Wenona T. Singel

Wenona T. Singel
[Hi-Res Photo]
Associate Professor of Law
Law College Building
648 N. Shaw Lane Rm 405A
East Lansing, MI 48824-1300
517-432-6915
singel@law.msu.edu

  • Biography

    Wenona T. Singel is an Associate Professor of Law at Michigan State University College of Law and the Associate Director of the Indigenous Law & Policy Center. She teaches courses in the fields of federal Indian law and natural resources law, and her research and publications address the development of tribal legal systems and tribal accountability for human rights.

    She served as Deputy Legal Counsel for the office of Governor Gretchen Whitmer from January of 2019 through January of 2021, advising Governor Whitmer on tribal-state affairs. Professor Singel, an enrolled member of the Little Traverse Bay Bands of Odawa Indians, was the first tribal citizen in Michigan’s history to hold that position. Her other professional activities have included serving as the Chief Appellate Justice for the Little Traverse Bay Bands of Odawa Indians and service as the Chief Appellate Judge for the Grand Traverse Band of Ottawa and Chippewa Indians. From 2006-2009, she served as President and Board Member of the Michigan Indian Judicial Association. On March 29, 2012, the United States Senate passed by unanimous consent President Barack Obama's nomination of her to serve as a member of the Advisory Board of the Saint Lawrence Seaway Development Corporation, a position she held until 2017. Ms. Singel is also an elected member of the American Law Institute, where she is the Co-Reporter for the project to develop a Restatement of the Law of American Indians.

    Prior to joining MSU College of Law, Ms. Singel was an Assistant Professor at the University of North Dakota School of Law and a Fellow with the Northern Plains Indian Law Center. Before teaching, she worked in private practice with firms that included Kanji & Katzen, P.L.L.C. in Ann Arbor, MI, and Dickinson Wright in Bloomfield Hills, MI. She served as a member of the Economic Development Commission of the Little Traverse Bay Bands of Odawa Indians and as General Counsel for the Grand Traverse Resort, a tribally-owned resort in northern Michigan. Ms. Singel received an A.B. from Harvard College and a J.D. from Harvard Law School.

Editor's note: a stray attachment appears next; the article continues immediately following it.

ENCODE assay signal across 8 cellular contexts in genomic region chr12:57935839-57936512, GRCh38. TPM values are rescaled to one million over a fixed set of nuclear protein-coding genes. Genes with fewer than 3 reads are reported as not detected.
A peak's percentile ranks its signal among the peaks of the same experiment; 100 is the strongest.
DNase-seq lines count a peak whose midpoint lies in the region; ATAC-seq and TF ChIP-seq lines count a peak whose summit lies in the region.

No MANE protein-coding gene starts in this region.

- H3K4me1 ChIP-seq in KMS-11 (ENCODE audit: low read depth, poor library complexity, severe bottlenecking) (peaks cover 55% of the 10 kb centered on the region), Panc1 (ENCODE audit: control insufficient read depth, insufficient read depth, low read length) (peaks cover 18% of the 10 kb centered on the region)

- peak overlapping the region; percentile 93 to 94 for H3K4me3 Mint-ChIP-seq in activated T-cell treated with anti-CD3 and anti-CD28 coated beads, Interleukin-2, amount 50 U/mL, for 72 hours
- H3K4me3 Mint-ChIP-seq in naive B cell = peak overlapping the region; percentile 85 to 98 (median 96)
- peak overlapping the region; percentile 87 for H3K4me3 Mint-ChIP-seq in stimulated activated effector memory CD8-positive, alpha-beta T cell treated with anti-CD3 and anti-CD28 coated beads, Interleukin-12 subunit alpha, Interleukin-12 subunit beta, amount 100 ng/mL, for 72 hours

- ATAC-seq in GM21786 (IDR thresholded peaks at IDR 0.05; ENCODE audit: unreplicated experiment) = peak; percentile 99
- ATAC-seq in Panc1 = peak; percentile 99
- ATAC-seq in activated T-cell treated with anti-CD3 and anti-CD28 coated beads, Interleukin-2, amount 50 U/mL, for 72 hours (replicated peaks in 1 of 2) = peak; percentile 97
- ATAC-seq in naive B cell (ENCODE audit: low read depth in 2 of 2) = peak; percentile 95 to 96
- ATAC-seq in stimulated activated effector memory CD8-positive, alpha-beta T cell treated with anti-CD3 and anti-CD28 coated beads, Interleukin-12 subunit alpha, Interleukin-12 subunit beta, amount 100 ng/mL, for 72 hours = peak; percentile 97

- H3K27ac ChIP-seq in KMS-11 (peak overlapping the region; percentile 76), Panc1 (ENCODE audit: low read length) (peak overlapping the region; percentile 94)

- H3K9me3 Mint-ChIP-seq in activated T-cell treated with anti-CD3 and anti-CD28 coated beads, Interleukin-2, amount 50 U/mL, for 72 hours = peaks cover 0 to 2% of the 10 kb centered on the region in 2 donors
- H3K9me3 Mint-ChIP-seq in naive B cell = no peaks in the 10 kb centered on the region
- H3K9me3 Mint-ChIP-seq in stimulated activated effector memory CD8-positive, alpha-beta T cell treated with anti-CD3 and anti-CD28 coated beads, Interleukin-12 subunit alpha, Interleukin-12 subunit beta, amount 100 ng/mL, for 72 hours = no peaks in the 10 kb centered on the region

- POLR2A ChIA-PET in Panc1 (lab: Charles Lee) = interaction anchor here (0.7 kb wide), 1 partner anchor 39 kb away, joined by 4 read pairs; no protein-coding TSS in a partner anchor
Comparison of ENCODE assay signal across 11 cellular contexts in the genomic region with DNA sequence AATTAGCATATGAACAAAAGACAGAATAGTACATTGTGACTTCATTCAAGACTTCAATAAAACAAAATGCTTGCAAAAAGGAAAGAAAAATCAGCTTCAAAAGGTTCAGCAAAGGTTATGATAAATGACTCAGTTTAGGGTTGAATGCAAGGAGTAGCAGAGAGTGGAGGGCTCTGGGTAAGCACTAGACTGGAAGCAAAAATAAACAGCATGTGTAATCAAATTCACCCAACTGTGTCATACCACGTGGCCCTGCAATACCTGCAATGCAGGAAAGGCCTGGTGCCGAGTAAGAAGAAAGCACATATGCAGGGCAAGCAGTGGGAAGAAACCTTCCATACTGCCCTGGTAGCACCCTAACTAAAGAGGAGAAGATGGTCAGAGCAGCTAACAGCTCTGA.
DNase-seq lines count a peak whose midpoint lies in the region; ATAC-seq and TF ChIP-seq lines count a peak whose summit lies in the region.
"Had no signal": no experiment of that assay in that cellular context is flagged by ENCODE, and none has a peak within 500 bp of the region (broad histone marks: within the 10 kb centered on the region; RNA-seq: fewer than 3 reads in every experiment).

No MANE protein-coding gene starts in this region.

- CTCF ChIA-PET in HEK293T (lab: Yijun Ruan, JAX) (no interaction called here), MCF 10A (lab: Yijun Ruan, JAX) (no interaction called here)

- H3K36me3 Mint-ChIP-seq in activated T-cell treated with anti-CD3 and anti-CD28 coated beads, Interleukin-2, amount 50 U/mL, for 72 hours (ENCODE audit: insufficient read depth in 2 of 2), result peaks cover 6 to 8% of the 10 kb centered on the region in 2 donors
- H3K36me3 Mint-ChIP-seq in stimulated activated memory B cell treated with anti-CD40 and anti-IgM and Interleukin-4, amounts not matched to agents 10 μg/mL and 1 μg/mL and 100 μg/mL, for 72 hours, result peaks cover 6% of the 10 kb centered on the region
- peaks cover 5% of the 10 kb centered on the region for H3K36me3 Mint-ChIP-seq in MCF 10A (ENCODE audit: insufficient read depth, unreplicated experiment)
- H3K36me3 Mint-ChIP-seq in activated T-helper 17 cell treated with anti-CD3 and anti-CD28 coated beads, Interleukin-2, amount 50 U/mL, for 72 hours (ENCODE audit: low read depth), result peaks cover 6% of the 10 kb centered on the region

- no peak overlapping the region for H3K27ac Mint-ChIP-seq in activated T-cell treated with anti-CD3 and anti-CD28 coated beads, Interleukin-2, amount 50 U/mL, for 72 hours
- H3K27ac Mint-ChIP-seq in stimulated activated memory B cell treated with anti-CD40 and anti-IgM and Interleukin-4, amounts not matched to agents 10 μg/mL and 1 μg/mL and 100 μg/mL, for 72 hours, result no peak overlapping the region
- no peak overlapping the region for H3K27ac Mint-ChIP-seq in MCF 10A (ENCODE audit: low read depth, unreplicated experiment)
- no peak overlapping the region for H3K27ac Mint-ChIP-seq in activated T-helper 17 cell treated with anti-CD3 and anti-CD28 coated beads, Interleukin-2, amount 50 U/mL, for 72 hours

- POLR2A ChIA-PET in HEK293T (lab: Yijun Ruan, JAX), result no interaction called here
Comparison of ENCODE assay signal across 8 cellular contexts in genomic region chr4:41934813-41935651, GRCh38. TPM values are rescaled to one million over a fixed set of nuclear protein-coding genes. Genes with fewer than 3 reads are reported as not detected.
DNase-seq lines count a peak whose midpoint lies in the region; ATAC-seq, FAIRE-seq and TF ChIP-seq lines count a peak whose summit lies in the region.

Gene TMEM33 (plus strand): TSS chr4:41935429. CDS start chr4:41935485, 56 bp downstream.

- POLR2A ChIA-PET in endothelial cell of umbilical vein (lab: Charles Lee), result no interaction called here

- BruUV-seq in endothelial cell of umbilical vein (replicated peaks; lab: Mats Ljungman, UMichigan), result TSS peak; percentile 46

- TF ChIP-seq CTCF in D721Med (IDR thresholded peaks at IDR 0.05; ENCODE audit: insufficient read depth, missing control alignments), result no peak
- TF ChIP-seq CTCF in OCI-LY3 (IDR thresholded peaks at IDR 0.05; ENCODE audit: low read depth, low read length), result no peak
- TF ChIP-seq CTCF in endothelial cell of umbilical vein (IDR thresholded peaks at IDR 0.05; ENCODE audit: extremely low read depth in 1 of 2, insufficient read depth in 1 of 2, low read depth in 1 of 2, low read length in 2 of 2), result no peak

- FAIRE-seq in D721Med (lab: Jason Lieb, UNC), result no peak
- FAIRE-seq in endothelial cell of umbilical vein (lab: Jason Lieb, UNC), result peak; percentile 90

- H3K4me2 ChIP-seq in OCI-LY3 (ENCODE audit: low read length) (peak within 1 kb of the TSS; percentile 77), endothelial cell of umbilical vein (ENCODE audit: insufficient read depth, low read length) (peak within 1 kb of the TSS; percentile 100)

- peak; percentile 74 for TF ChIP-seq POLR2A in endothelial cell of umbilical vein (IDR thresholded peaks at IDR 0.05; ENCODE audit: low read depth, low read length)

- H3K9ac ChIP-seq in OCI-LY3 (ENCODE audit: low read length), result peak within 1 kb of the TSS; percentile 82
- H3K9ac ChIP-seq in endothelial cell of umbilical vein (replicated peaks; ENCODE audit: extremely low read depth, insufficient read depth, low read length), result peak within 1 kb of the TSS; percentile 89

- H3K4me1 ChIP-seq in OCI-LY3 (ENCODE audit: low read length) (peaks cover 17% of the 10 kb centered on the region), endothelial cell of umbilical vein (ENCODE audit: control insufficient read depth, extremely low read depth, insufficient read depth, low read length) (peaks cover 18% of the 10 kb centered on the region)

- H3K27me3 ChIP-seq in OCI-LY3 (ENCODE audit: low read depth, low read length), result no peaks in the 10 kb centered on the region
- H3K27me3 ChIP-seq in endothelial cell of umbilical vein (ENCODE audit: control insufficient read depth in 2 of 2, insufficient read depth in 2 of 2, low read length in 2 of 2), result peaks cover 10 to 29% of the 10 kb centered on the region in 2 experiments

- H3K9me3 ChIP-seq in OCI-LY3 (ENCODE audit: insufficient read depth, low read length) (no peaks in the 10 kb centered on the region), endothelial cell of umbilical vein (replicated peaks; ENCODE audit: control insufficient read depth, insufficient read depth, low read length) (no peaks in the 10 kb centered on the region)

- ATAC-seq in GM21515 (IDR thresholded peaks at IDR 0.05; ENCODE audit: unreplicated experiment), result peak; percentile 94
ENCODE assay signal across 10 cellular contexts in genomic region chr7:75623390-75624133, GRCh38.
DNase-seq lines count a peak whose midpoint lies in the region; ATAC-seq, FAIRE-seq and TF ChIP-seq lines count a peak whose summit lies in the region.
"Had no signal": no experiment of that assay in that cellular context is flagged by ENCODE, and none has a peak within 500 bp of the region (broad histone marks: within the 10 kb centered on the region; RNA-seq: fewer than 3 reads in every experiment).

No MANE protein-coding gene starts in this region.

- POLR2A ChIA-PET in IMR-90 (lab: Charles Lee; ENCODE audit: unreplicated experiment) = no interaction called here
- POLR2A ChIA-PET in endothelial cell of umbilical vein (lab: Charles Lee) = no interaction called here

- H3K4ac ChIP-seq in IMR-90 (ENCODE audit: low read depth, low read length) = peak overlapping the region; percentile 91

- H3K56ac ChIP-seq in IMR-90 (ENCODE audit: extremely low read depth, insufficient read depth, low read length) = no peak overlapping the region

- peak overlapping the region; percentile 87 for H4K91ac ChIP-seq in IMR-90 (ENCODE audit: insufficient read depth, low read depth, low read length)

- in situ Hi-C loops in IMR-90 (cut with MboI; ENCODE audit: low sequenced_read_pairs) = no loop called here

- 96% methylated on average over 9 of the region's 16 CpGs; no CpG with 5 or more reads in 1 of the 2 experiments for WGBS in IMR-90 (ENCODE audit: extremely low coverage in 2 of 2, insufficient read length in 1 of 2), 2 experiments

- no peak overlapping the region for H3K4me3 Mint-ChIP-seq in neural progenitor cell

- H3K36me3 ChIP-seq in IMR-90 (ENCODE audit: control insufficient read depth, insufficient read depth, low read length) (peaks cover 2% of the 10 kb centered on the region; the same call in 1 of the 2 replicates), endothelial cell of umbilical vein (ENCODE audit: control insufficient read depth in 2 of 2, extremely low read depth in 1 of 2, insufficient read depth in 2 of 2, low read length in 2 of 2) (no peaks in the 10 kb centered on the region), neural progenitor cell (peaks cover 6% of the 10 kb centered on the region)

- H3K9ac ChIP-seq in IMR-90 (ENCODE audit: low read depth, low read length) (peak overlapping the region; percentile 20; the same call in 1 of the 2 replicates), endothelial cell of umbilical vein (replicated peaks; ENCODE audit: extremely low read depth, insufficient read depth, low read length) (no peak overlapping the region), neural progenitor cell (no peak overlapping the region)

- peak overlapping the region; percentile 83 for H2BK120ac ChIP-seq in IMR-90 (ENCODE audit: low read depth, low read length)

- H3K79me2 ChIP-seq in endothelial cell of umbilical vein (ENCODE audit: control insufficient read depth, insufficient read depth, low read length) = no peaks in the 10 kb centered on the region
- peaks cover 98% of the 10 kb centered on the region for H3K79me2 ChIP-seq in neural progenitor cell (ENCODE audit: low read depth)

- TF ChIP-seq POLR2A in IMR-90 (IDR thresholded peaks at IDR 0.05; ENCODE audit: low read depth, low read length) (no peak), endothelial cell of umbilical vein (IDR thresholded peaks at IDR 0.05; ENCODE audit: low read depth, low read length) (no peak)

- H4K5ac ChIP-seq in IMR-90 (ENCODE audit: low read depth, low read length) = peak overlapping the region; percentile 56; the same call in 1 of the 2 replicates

• Degrees

    J.D., Harvard Law School; A.B., Social Studies, magna cum laude, Harvard College

  • Curriculum Vitae
  • Courses

    Advanced Topics in Indian Law
    (Formerly DCL 563) Provides an opportunity for in-depth discussion and examination of current legal issues of federal and tribal law in Indian country including tribal gaming and economic development, tribal policy and governance, treaty rights, international indigenous peoples, and other contemporary topics.

    Federal Law and Indian Tribes
    (Formerly DCL 486) An examination of the law and policy of the United States regarding Indian tribes and their citizen members. Study the relationships between the federal, state, and tribal governments; and examine the source and scope of federal, state and tribal authority in Indian Country

    Indigenous Law and Policy Center
    (Formerly DCL 625) This experiential learning course addresses the issues involved in creating and operating tribal judiciaries, and the federal, state, and tribal tax laws that affect tribal governance. Students learn about the appellate process in tribal court systems, including preparation of bench memoranda for pending cases in tribal appellate courts. Students also have the opportunity to assist in developing tribal court structures and improving tribal court administration. In addition, students assist in drafting tribal tax codes, creating administrative tax tribunals, and handling tax controversies for qualifying clients. Other projects may include legislative and policy work for tribal governments, including drafting and revising tribal laws and providing legal assistance regarding land tenure systems.

    Indigenous Law and Policy Center II
    (Formerly DCL 625A) Continuation of ILPC I

    Natural Resources Law
    (Formerly DCL 463) This course will explore the legal regimes under which public natural resources are allocated and managed. In addition, this course will consider the laws governing federal public lands, which constitute one-third of the nation. Special attention will be given to the costs and benefits of resources development and conservation, and to the philosophical, historical and constitutional underpinnings of natural resources law and policy. Resources studied will include forests, minerals, oil and gas, rangeland, recreation, water, wilderness and wildlife.

    Property
    (Formerly DCL 113) This is a survey course of the fundamentals of property law. Possessory interests of real and personal property including findings, bailments and adverse possession are discussed and analyzed. Topics also include future interests, concurrent ownership, lease holds, transfers of land and land use controls.

  • Bar Admission(s)

    State Bar of Michigan, United States District Court for the Western District of Michigan, Sixth Circuit Court of Appeals